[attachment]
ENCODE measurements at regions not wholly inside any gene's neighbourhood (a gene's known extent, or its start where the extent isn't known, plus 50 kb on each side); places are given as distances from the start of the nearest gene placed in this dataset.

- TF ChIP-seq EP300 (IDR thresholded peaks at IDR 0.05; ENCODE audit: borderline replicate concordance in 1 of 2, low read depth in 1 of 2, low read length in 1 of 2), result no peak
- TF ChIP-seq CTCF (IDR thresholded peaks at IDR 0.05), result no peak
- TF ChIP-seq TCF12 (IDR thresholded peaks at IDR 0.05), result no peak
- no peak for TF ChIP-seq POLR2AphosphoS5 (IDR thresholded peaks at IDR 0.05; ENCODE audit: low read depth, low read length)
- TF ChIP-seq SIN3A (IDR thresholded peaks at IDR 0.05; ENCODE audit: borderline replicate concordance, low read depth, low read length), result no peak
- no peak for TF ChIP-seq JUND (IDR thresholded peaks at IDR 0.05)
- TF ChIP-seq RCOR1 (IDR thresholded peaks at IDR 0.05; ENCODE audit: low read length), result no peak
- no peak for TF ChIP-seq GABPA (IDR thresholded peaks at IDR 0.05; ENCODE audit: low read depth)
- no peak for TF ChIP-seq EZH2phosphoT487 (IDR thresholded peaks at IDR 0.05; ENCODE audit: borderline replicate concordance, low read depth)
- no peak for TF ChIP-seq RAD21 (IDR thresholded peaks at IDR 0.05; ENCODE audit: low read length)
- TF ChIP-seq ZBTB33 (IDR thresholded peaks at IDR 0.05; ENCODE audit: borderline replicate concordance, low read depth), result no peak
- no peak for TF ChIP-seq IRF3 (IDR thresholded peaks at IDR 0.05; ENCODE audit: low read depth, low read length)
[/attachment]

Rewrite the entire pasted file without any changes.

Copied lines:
ENCODE measurements at regions not wholly inside any gene's neighbourhood (a gene's known extent, or its start where the extent isn't known, plus 50 kb on each side); places are given as distances from the start of the nearest gene placed in this dataset.

- TF ChIP-seq EP300 (IDR thresholded peaks at IDR 0.05; ENCODE audit: borderline replicate concordance in 1 of 2, low read depth in 1 of 2, low read length in 1 of 2), result no peak
- TF ChIP-seq CTCF (IDR thresholded peaks at IDR 0.05), result no peak
- TF ChIP-seq TCF12 (IDR thresholded peaks at IDR 0.05), result no peak
- no peak for TF ChIP-seq POLR2AphosphoS5 (IDR thresholded peaks at IDR 0.05; ENCODE audit: low read depth, low read length)
- TF ChIP-seq SIN3A (IDR thresholded peaks at IDR 0.05; ENCODE audit: borderline replicate concordance, low read depth, low read length), result no peak
- no peak for TF ChIP-seq JUND (IDR thresholded peaks at IDR 0.05)
- TF ChIP-seq RCOR1 (IDR thresholded peaks at IDR 0.05; ENCODE audit: low read length), result no peak
- no peak for TF ChIP-seq GABPA (IDR thresholded peaks at IDR 0.05; ENCODE audit: low read depth)
- no peak for TF ChIP-seq EZH2phosphoT487 (IDR thresholded peaks at IDR 0.05; ENCODE audit: borderline replicate concordance, low read depth)
- no peak for TF ChIP-seq RAD21 (IDR thresholded peaks at IDR 0.05; ENCODE audit: low read length)
- TF ChIP-seq ZBTB33 (IDR thresholded peaks at IDR 0.05; ENCODE audit: borderline replicate concordance, low read depth), result no peak
- no peak for TF ChIP-seq IRF3 (IDR thresholded peaks at IDR 0.05; ENCODE audit: low read depth, low read length)